Once upon a time, there was a little princess who wanted nothing more than to hear exciting tales of faraway lands and mythical creatures. But the ruler of the land decreed that such tales were banished in favour of tried-and-tested texts to be recited perfunctorily before lights-out, and while the princess loved her bedtime book, she couldn’t help but long wistfully for something a little bit more spontaneous…
If this faux fairytale feels faintly familiar, then perhaps, like many parents, spur-of-the-moment storytelling does not always come naturally to you. While some are born to perform, the rest of us have probably been steadfastly avoiding the spotlight since being cast as the donkey in the school Nativity. So why attempt to pull stories out of thin air for an eager young audience when there is a wealth of wonderful literature that you can simply read aloud with no performance anxiety? “There is a great difference between telling and reading a story, for both adults and children,” says Josie Felce, a professional storyteller and author of Storytelling For Life (Floris Books, £14.99). “In telling a story, the narrator looks at a child and adapts it to her level of understanding and needs. When you put feelings into a story your child loves, she will pick this up.”
The first step is to find a story that interests. Inspiration for your very own tall tale is likely to be sprinkled throughout your day, from a strange-but-true story in the newspaper to a quaint old curiosity shop on the high street. Think about people who have caught your eye, and imagine how their journey might have continued from the moment when they piqued your interest. Why was that man dressed as a clown on the bus to the airport? Where did that regal octogenarian go after being coiffed to perfection at the beauty parlour? Once you have the bare bones of your story, fleshing it out with voices, body language, repetition and rhythm is the key to engaging your audience and holding their attention. “One of the reasons repetition is important to children is that it makes them feel like they have agency in their environment,” confirms Emma Kenny, a child psychologist and Disney Winnie The Pooh Storytelling Academy panellist. “You watch a child who is being told a story when they know what is about to happen next and the excitement is palpable.” If you lack confidence, practise without an audience first. “Try telling the story in front of a mirror,” suggests former Children’s Laureate Michael Rosen. “Watch what you are doing with your hands, your body, your eyes. Think about your voice and how you use your arms and your legs. Have fun with it.”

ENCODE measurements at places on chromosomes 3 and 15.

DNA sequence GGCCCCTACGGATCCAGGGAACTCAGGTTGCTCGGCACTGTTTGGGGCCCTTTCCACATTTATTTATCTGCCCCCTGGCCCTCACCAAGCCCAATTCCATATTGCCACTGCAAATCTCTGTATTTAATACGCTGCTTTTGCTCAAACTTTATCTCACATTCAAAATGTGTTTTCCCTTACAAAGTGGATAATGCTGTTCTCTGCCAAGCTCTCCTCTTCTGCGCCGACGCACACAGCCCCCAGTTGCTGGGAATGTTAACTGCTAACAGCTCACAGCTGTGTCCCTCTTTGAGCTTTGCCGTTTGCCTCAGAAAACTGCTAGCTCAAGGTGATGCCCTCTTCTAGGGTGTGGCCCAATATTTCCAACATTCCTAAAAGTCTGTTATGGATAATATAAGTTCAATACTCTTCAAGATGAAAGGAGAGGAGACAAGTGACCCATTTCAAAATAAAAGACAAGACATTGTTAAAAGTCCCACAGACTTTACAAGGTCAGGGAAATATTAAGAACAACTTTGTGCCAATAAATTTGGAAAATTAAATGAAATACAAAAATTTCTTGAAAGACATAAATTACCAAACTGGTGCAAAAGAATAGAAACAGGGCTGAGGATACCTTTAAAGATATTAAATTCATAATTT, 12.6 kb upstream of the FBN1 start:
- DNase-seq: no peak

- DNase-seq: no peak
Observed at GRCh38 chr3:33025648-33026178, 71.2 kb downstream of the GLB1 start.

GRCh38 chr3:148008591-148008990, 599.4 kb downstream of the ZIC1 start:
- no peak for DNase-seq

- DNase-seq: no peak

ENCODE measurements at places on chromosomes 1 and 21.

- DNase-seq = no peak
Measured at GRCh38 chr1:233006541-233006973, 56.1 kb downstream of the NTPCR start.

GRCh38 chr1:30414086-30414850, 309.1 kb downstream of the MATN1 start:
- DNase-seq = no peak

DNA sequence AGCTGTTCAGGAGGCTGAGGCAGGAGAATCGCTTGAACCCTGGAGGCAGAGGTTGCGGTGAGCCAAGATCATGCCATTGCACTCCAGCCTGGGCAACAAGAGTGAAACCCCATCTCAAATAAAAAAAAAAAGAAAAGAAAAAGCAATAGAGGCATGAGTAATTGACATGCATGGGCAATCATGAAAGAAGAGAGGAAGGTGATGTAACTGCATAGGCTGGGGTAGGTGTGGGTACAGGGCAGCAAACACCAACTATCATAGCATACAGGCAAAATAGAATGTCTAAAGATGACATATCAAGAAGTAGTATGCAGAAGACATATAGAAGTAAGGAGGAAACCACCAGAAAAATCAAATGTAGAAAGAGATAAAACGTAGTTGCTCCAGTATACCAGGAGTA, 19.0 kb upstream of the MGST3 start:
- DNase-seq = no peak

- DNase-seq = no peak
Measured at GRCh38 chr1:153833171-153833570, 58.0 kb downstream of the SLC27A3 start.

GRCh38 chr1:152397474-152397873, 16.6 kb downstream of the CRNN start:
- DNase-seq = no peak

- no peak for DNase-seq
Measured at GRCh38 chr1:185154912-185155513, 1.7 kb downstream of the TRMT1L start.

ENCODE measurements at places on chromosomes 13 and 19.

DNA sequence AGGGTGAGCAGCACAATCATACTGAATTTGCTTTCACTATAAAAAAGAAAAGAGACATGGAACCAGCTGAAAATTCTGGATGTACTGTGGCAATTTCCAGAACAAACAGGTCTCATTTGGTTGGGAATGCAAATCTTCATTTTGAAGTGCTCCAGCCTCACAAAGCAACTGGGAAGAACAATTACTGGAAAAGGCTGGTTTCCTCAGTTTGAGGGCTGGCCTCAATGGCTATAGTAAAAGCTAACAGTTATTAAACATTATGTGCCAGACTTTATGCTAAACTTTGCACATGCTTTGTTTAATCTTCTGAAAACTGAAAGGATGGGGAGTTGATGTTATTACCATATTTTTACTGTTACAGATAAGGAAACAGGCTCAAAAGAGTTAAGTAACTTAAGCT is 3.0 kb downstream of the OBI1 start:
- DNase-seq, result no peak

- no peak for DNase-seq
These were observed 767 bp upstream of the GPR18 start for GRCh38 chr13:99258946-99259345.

Once you have gained some momentum with your tale, a new challenge may be how to bring things neatly to a close. For young children, happy endings reign supreme, so any dastardly villains and undesirables should be thwarted, converted or banished along the way. Baddy-bashing should happen just in the nick of time, and why not add excitement by bringing your child in to save the day? Older children may enjoy an suspenseful cliffhanger to be continued the next night, giving parents time to concoct the next exciting twist in the tale.